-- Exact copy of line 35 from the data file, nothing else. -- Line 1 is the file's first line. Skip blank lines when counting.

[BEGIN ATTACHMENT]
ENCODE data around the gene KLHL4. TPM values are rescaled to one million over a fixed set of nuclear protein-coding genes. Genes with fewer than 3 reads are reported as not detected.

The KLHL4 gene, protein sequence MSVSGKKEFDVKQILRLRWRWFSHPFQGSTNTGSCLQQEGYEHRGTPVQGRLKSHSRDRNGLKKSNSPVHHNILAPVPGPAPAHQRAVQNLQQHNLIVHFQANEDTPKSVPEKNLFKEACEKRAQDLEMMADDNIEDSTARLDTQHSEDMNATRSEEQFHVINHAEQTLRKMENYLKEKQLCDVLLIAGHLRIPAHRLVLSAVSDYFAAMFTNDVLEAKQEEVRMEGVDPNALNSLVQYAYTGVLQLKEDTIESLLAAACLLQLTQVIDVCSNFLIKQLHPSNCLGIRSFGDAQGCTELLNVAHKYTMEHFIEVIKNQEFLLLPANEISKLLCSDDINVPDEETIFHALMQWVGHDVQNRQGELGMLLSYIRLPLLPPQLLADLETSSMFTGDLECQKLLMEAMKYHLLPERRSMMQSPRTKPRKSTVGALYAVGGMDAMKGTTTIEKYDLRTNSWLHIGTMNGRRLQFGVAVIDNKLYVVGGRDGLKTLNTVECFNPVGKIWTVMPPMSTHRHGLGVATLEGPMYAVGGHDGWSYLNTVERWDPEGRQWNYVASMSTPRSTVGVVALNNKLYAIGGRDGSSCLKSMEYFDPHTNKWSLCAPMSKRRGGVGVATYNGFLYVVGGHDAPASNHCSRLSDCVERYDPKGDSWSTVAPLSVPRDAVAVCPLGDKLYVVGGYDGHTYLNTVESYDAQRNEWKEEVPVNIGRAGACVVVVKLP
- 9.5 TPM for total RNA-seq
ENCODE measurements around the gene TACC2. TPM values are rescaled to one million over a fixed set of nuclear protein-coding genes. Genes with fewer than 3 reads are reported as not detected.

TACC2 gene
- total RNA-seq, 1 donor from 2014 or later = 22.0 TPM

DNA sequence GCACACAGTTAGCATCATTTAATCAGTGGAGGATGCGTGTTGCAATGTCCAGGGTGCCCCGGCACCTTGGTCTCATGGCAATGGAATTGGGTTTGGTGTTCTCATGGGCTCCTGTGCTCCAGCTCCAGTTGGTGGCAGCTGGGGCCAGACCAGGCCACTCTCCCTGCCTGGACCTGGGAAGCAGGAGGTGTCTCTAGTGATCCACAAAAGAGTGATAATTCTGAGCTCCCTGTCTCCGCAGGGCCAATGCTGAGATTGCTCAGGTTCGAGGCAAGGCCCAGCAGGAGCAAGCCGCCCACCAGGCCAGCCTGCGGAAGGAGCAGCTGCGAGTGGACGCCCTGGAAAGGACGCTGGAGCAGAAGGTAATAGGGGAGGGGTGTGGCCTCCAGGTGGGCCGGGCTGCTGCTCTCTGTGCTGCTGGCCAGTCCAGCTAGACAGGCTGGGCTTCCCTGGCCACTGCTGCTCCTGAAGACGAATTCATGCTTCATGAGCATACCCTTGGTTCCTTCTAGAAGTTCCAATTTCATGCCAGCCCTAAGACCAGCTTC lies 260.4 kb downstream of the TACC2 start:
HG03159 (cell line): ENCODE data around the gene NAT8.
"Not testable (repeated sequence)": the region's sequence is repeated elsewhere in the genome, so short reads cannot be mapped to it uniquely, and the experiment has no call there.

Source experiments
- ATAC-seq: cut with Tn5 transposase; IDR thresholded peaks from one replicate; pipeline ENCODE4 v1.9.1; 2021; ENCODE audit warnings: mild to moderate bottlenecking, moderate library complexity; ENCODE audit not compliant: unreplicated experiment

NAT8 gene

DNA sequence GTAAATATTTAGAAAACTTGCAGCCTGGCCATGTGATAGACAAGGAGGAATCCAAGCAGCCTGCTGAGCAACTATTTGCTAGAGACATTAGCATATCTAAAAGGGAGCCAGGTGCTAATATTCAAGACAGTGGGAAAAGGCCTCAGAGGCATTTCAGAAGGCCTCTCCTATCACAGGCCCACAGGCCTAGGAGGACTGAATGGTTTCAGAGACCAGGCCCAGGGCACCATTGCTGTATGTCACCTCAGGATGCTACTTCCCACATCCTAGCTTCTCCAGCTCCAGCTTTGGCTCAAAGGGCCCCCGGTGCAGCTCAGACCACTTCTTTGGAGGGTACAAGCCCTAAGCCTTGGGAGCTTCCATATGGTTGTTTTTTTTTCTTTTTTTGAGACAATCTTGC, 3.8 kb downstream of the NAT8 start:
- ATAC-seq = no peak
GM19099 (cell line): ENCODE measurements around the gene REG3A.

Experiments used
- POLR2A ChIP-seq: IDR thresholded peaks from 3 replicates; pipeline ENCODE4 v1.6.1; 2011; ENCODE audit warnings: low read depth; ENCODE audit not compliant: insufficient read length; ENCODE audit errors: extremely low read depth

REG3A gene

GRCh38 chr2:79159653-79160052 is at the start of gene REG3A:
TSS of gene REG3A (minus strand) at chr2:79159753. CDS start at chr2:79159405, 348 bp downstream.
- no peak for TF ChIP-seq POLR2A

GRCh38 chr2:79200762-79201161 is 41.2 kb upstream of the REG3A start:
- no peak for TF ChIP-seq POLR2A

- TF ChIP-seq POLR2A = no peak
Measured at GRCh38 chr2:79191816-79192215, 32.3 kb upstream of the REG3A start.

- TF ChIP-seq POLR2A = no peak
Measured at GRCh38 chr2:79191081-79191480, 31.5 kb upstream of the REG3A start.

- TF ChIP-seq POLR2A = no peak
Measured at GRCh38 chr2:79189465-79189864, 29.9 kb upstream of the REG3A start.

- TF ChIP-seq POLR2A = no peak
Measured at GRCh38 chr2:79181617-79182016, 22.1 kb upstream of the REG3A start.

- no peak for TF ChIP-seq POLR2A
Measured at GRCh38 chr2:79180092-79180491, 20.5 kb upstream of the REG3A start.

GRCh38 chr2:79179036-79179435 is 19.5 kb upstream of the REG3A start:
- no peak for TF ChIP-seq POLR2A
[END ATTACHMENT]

- no peak for TF ChIP-seq POLR2A